Digital downloads and the death of the physical format

More and more of us are downloading our entertainment, and with the decline of HMV and Blockbuster there are yet fewer places to buy DVDs, CDs, and games on the high street. Could this be the end of the physical format?

There's a school of thought that says that things in life are slow to change. That's not always true. Sometimes you can see change coming towards you like a runaway train. You can run from it, you can try to avoid it - but sooner or later it's going to hit. And you need to be ready when it does.

If you're a music lover, film fan or gamer, you know this better than most. Until recently, entertainment came primarily on physical formats - CDs and DVD, for example. However, the last few years have seen an enormous shift in the landscape of these industries, with more people turning to the internet to buy, download, watch or otherwise consume their entertainment.

In short, physical formats are declining, and digital downloads are on the rise. According to the Entertainment Retailers Association, at least a quarter of the market is now digital, and, despite an increase in overall sales, CDs, DVDs, Blu-Rays and boxed video games sales fell by nearly 17%.

Decline of the high street

The effect of this is certainly being felt by retailers. The closure of Blockbuster, the disintegration of GAME, and HMV entering administration mean there are few options left on the high street if you want to get your hands on a copy of the latest Bond film or Tomb Raider title. In fact, outside supermarkets and electronics chains - where product selection tends to be extremely limited - and the odd independent store, there's really only one option; the internet.

Many people will, of course, continue to buy physical media through online retailers like Amazon, but with people forced online it only makes sense that digital versions will continue to grab market share. After all, why wait two or three days for your game or movie to arrive by mail, when it can be downloaded and running in just a few hours, or, in the case of streaming movies, seconds?

Gaming the system

Games console manufacturers understand this. Consoles have evolved from simple game machines to multimedia hubs, providing movies, music, social media and more in addition to traditional interactive experiences. A broadband connection is advisable to get the most out of these current gen devices, but with the Playstation 4 (PS4) and next Xbox just around the corner, it's about to become essential.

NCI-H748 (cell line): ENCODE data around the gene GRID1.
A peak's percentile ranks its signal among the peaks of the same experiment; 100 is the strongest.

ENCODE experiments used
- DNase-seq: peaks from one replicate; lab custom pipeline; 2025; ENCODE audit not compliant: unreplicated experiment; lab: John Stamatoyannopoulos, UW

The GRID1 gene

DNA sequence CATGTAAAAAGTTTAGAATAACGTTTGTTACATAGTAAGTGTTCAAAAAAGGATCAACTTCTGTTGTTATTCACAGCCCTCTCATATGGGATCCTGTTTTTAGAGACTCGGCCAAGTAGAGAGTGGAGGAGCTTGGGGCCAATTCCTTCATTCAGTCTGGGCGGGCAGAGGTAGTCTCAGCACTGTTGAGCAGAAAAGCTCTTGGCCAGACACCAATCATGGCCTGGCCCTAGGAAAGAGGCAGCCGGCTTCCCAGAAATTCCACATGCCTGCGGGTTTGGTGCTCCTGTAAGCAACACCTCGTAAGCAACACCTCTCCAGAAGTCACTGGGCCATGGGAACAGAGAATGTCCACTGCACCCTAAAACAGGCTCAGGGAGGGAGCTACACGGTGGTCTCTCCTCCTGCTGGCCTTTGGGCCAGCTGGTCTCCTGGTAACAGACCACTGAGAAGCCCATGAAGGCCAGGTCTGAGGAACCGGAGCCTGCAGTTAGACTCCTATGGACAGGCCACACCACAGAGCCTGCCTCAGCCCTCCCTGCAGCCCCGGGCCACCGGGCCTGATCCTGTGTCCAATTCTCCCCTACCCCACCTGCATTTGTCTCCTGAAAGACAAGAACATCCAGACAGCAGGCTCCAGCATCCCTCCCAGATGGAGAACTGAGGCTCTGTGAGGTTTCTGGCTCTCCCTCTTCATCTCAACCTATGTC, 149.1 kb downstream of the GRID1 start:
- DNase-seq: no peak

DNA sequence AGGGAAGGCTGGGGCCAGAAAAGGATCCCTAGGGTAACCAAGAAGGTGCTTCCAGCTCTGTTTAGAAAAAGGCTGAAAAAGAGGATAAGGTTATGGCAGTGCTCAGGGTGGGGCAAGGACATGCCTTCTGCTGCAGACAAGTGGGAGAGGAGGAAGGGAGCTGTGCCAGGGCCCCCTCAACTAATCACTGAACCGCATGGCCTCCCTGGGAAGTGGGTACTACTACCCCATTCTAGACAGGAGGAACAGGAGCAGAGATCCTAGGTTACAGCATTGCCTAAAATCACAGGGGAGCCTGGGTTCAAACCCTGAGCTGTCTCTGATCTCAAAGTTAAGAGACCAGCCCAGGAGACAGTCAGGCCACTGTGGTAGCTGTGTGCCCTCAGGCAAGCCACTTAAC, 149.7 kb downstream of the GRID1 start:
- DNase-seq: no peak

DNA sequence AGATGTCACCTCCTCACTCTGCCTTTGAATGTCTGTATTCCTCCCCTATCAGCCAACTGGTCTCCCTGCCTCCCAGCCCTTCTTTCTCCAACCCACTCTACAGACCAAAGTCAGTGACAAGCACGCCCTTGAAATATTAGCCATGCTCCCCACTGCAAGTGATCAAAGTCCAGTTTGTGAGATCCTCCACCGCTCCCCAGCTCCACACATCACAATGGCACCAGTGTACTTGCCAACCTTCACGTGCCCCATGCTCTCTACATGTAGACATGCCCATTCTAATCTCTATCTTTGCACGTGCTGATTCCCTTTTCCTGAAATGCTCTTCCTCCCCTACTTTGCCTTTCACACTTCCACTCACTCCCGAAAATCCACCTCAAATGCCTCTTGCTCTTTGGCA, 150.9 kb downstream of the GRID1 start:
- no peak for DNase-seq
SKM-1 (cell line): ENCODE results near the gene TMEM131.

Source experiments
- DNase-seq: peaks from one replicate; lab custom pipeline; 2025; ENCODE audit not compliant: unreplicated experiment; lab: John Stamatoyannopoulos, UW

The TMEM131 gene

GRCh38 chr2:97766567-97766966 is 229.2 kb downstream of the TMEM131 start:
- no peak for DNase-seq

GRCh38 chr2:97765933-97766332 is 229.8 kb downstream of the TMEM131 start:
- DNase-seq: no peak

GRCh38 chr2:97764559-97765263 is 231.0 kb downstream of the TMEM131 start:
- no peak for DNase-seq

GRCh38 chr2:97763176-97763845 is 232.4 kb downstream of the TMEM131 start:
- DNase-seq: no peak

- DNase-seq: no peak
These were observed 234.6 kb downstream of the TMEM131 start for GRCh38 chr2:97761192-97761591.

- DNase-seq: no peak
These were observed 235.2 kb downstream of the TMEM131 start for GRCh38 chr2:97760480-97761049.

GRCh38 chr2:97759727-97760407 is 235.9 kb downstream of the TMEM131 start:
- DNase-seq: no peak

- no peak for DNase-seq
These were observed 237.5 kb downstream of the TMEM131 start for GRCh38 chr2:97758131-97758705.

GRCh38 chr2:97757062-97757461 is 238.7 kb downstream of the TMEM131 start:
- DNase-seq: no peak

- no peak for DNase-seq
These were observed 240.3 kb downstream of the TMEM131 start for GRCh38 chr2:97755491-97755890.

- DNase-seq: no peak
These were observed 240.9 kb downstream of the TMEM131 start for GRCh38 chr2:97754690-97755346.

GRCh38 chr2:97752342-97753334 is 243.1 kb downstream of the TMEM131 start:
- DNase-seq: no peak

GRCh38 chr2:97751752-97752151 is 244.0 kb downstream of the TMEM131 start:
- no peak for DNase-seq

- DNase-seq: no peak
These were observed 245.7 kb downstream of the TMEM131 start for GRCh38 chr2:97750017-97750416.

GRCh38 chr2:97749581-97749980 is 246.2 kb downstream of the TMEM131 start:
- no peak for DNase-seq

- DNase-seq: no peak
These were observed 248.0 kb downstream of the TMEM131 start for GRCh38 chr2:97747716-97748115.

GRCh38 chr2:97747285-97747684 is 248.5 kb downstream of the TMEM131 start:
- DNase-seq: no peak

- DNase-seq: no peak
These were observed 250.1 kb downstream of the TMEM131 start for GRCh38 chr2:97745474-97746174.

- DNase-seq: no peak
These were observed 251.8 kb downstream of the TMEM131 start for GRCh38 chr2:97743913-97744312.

Matthew Reynolds, gaming editor for Digital Spy agrees: "Broadband and internet connectivity will be vital in the next generation of systems. Aside from the rumoured online-only next Xbox, both systems will be fully engineered to take advantage of online services and features.

"While the PS3 and Xbox 360 relied on these in a major way, neither was fully designed with it in mind. For example, the Xbox Live Arcade service - which focused on arcade ports and had capped game sizes - showed Microsoft had no idea how big or important digital distribution would become. New consoles will have the internet at the core, and the PS4's streaming and sharing underline this."

When Sony announced the PS4 a few weeks ago, it was keen to emphasise those features. Players will be able to stream a game over the internet - much in the same way you watch an episode on BBC iPlayer, and game footage can be captured at any time and shared with friends online. It's unclear what data demands this will all have, but it's entirely possible that an package will be advisable. If most gamers are using unlimited broadband, downloadable versions of titles start to look rather attractive.

What's holding downloads back?

But downloadable versions of titles have been around for years now, and while they're gathering steam, why haven't they truly taken off? According to Reynolds, it's partly knowledge - or a lack of it.

"A small segment of savvy consumers will probably switch to digital editions, but I think several factors make the adoption of digital downloads difficult," he explains. "Many users don't even know how they can download full games on their systems. Plus, limited hard drive space in certain current generation console models might make the switch from retail to full digital impossible in some cases."

There's also the problem of Britain's broadband infrastructure. Parts of the country continue to struggle with , or in some places no access at all. The problem isn't being ignored - the government is investing millions in deploying fibre broadband across the land, but as it stands right now, many areas - particularly rural ones - are underserved.

"Downloading games isn't as convenient as many hoped it would be, especially with slow download speeds," says Reynolds. "Especially if you're grabbing a Blu-Ray sized game from the Playstation network."

So perhaps Britain isn't ready for things to go fully digital just yet, and perhaps it will take games longer to adapt to the digital world than other formats. But as the rise of streaming movies, music and TV services has shown, once an industry adapts, there's no looking back. Change is there, coming down the tracks. Are you ready to jump on board?

Have you ever bought a digital version of a movie, song or game? Do you stick to physical formats, and if so, why? Let us know in the comments.

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